The House-passed Obamacare repeal bill would leave 12.6 million more Americans uninsured over the next decade and reduce federal spending by $328 billion, according to an analysis released today by CMS’ Office of the Actuary.
The coverage estimate is well below the 23 million more uninsured that the CBO has projected under the American Health Care Act. The congressional scorekeeper additionally estimated that the American Health Care Act would reduce spending by only $119 billion over a decade.
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The disparity is a result of differing assumptions about whether cost-saving measures in the House bill will work. The CMS actuary and CBO have disagreed in the past on the budgetary effects of legislation, including surrounding the enactment of Obamacare. The new actuary’s analysis does not estimate the effects of taxes repealed.
The CMS report also cautions that its analysis doesn’t reflect the possibility that some states could obtain waivers under the AHCA that severely limit what benefits must be covered or allow insurers to charge higher premiums for people with expensive medical conditions.
“If such actions were implemented, we would expect that the individual market in these areas would destabilize such that the premiums for comprehensive coverage for a significant proportion of the population would become unaffordable and the coverage would cease to be offered,” the actuary states.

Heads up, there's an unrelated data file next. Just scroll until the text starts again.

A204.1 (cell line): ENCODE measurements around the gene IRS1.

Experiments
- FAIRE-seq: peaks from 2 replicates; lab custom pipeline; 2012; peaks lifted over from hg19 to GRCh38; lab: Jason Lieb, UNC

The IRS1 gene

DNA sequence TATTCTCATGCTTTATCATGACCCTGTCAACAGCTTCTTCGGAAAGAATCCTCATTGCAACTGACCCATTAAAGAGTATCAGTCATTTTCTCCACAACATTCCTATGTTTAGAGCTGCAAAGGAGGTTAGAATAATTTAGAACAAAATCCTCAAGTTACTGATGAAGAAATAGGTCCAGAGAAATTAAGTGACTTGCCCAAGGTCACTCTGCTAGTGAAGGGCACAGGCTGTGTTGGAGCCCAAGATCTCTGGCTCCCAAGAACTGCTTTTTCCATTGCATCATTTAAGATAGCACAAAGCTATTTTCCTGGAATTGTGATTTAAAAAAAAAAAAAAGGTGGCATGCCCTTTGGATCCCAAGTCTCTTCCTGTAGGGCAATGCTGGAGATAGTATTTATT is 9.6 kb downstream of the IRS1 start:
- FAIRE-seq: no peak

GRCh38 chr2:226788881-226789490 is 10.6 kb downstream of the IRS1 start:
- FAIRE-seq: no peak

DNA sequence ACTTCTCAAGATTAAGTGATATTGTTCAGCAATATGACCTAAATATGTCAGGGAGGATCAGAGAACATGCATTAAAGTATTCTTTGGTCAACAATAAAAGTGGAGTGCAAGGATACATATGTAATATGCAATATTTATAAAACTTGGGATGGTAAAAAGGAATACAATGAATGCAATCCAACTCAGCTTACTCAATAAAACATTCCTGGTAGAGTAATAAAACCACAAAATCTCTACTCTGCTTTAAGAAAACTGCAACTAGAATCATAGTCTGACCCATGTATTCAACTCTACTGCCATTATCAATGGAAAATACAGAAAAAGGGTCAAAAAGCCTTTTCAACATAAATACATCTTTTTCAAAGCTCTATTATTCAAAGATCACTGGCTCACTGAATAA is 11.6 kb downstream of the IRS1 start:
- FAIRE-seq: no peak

Most of the coverage losses stem from the anticipated rollback of Obamacare’s Medicaid expansion. CMS estimates that 6 million fewer individuals would be shut out because of the House bill’s tighter eligibility criteria, and that an additional 2 million will cycle out of the program because of new requirements. Medicaid spending will be cut by $105 billion by 2026, chief actuary Paul Spitalnic estimated — amounting to an 11 percent reduction.
The CMS report has mixed news about what the House GOP bill will do to insurance premiums. It projects that average premiums will be 13 percent lower in 2026 under the AHCA. But once subsidies are taken into account, premiums would be 5 percent higher for enrollees — and out-of-pocket costs would be 61 percent higher than under Obamacare.
“The impacts vary widely by age and income of the enrollee and depending on whether the enrollee resides in a State that applies for waivers for Essential Health Benefits or community rating," CMS warns.
The latest analysis comes as the Senate seeks to build consensus around its own repeal package. It’s hoping to vote on a bill before breaking for the July 4 recess.